Supply Chain Security
The term "supply chain security" broadly refers to the measures taken to protect the integrity and reliability of the goods and services that make up an organization's supply chain, which includes suppliers, partners, consultants and other vendors that provide goods or services to that organization. The goal of supply chain security is to ensure that those obtained goods and services are of the highest quality, are free from tampering and were delivered to the intended recipients (e.g., man in the middle supply chain attack). There are several aspects to supply chain security that include, but are not limited to:
- Physical Security: Measures taken to protect the goods and facilities in the supply chain from theft, tampering, and other physical threats.
- Cybersecurity: Measures taken to protect the supply chain from cyber threats, such as malware attacks, data breaches, and unauthorized access.
- Quality Control: Measures taken to ensure that the goods and services being provided meet the required standards of quality and performance.
- Tracking and Traceability: The ability to track the movement of goods and services through the supply chain and identify their point of origin.
- Risk Management: The identification and assessment of potential risks to the supply chain, and the implementation of measures to mitigate or eliminate those risks.
Ensuring the security of the supply chain is important for the integrity and reliability of goods and services, as well as for the reputation of those organizations involved in the supply chain. The encompassing terminology used to define this broad practice is Supply Chain Risk Management (SCRM).
Cybersecurity Supply Chain Risk Management (C-SCRM)
Cybersecurity Supply Chain Risk Management (C-SCRM) is the process of identifying, assessing, and mitigating risks to an organization's cybersecurity that are associated with its supply chain. This includes risks that may be introduced by third-party suppliers, contractors and other partners that provide goods, services and/or technology to an organization.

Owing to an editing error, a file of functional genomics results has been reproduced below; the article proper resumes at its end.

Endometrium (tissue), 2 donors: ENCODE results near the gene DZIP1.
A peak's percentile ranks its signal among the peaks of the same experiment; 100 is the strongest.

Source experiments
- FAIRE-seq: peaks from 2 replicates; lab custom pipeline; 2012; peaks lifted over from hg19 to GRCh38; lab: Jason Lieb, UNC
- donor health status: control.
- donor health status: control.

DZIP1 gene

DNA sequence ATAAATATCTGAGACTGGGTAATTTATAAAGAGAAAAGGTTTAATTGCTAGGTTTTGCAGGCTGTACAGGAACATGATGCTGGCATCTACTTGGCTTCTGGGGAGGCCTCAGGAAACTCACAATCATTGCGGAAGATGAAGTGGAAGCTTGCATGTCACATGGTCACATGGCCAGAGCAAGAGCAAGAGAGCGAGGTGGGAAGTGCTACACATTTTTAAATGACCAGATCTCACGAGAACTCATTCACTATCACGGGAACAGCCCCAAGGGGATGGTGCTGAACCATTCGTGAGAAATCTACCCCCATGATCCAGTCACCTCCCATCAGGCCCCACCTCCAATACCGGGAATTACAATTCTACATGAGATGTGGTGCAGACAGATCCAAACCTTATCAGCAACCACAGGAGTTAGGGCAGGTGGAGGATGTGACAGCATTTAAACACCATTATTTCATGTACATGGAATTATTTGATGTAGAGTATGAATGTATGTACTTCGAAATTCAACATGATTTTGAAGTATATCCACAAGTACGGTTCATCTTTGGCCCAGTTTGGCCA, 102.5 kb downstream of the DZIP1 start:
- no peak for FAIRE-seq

C-SCRM involves understanding the cybersecurity risks and vulnerabilities associated with different parts of the supply chain and implementing measures to minimize or eliminate those risks. This includes, but is not limited to the following activities:
- Conducting risk assessments of potential suppliers and partners to identify potential cybersecurity risks.
- Implementing security controls and safeguards to protect against cyber threats throughout the supply chain.
- Regularly monitoring and testing the supply chain for vulnerabilities and weaknesses.
- Ensuring that contracts and agreements with suppliers and partners include provisions for cybersecurity and data protection.
- Establishing incident response plans to quickly address and resolve any cybersecurity incidents that occur within the supply chain.
By implementing effective C-SCRM practices, an organizations can (1) help protect itself and its customers from cyber threats and (2) minimize the impact of any security incidents that do occur.
C-SCRM Strategy & Implementation Plan (SIP)
National Institute of Standards and Technology (NIST) SP 800-161 Rev 1, Supply Chain Risk Management Practices for Federal Information Systems and Organizations, is the "gold standard" for C-SCRM practices and provides recommendations for managing supply chain risks. NIST SP 800-161 Rev 1 provides the structure to generate a C-SCRM Strategy and Implementation Plan (SIP).
NIST SP 800-161 covers a wide range of topics related to supply chain risk management, including:
- The importance of supply chain risk management for federal information systems and organizations
- The process of identifying, assessing, and mitigating supply chain risks
- The role of risk management in the acquisition of goods and services from external suppliers
- The use of security controls and safeguards to protect against supply chain risks
- The role of incident response in managing supply chain risks
- The role of contracts and agreements in managing supply chain risks